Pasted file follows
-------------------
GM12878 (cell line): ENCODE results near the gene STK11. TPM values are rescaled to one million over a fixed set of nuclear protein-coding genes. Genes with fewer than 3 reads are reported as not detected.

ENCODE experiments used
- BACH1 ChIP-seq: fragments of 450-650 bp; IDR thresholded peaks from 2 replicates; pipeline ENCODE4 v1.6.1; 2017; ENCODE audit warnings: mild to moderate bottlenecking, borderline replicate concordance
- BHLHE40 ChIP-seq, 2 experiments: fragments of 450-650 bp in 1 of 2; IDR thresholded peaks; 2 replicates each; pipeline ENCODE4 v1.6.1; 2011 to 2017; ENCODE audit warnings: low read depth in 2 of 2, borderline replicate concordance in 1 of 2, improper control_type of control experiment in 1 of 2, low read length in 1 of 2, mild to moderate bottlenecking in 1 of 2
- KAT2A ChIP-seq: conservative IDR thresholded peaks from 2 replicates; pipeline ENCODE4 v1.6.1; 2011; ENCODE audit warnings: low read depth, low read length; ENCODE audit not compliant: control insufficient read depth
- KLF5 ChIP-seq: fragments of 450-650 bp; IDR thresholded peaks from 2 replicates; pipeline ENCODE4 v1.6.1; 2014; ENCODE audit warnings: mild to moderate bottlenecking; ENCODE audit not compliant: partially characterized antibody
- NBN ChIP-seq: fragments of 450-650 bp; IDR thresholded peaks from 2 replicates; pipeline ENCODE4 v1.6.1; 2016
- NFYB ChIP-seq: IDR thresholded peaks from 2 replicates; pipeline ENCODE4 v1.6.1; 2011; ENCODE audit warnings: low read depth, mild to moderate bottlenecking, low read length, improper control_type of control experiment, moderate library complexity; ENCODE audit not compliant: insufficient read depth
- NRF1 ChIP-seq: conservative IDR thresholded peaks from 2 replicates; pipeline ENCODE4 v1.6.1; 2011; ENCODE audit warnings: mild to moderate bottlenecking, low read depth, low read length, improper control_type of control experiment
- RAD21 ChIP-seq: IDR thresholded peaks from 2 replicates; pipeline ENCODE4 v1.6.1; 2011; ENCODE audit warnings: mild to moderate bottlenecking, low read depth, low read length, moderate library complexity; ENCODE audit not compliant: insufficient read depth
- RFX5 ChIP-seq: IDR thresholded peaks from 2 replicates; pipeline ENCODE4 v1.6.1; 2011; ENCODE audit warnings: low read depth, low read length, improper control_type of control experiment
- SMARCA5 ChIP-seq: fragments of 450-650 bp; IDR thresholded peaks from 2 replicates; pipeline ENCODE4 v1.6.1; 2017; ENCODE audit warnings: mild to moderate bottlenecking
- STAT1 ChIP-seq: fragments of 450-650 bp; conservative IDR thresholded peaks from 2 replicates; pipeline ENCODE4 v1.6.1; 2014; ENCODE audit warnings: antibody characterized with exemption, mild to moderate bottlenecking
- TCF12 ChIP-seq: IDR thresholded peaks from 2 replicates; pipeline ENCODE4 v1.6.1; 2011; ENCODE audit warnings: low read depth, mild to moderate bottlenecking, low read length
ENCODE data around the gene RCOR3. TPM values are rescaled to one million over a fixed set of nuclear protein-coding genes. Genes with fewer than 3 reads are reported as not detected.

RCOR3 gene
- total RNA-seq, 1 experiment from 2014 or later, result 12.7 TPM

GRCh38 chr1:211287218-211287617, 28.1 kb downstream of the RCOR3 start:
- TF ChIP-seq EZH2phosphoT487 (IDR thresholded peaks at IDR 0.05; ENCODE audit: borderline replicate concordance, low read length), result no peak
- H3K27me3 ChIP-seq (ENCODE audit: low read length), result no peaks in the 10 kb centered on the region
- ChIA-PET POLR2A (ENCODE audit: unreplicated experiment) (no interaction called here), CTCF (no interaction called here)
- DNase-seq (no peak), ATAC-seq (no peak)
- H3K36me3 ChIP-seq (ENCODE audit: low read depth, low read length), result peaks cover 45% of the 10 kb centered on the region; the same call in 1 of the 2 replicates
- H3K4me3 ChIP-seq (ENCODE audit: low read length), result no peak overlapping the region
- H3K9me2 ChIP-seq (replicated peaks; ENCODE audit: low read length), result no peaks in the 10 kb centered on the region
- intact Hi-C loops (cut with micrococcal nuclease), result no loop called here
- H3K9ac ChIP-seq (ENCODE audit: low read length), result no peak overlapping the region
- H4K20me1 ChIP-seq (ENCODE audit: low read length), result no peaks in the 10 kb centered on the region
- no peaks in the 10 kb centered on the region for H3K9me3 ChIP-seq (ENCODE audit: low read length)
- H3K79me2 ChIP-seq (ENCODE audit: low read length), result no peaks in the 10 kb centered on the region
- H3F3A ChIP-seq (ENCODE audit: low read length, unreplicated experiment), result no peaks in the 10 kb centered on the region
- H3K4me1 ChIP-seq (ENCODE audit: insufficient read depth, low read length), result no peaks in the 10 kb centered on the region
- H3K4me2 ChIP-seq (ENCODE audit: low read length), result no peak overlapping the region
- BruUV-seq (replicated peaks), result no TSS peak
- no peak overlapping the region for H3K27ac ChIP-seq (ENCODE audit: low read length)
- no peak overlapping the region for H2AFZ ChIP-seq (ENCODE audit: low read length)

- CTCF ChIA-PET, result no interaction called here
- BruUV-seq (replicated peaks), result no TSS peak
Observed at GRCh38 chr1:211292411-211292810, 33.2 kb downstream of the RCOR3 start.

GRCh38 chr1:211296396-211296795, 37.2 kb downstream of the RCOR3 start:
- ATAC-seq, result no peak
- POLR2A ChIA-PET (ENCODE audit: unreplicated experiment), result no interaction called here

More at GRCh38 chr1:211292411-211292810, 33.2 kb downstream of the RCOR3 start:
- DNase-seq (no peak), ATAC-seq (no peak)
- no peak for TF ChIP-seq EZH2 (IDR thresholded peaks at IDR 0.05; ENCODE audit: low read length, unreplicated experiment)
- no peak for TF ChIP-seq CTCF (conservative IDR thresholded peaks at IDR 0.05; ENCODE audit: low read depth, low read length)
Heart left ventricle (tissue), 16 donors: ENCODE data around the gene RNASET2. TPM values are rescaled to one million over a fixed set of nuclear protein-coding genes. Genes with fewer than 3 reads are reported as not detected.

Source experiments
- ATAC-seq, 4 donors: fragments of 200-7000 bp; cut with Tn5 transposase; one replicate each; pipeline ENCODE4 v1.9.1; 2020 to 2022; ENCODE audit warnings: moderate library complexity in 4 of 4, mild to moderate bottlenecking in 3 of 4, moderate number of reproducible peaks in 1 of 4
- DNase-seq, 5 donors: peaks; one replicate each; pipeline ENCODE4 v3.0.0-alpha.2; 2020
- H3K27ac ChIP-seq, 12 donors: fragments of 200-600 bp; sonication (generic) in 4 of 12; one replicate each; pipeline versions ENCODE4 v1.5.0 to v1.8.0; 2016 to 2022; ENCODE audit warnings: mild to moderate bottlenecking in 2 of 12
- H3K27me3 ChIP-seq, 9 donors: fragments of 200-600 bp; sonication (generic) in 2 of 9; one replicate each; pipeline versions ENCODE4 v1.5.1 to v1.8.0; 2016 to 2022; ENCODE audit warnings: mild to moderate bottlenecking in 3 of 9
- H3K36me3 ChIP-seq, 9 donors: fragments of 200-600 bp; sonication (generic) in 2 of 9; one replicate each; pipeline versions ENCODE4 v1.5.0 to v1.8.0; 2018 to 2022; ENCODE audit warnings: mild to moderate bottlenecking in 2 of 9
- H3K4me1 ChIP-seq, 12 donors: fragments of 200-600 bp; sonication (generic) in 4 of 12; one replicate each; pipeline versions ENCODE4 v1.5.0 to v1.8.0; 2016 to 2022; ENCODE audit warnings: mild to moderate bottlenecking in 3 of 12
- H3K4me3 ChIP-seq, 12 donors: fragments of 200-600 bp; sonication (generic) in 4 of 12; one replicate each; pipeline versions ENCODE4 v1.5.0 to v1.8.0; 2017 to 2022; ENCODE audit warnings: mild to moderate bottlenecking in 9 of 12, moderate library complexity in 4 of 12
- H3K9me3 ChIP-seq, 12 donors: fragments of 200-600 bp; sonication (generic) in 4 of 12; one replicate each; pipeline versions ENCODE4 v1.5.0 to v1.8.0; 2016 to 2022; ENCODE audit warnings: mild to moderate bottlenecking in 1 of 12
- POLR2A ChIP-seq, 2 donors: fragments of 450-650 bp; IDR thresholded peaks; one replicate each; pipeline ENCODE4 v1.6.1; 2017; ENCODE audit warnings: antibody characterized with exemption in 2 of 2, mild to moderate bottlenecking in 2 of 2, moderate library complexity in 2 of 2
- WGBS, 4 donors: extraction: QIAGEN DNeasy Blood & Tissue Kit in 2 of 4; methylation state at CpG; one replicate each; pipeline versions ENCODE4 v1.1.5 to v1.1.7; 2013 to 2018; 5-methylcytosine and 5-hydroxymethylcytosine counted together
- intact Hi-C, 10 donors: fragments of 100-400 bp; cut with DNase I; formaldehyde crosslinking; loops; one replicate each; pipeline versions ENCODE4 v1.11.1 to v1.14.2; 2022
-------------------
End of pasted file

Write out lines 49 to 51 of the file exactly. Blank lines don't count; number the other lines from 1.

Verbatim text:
- ATAC-seq, 4 donors: fragments of 200-7000 bp; cut with Tn5 transposase; one replicate each; pipeline ENCODE4 v1.9.1; 2020 to 2022; ENCODE audit warnings: moderate library complexity in 4 of 4, mild to moderate bottlenecking in 3 of 4, moderate number of reproducible peaks in 1 of 4
- DNase-seq, 5 donors: peaks; one replicate each; pipeline ENCODE4 v3.0.0-alpha.2; 2020
- H3K27ac ChIP-seq, 12 donors: fragments of 200-600 bp; sonication (generic) in 4 of 12; one replicate each; pipeline versions ENCODE4 v1.5.0 to v1.8.0; 2016 to 2022; ENCODE audit warnings: mild to moderate bottlenecking in 2 of 12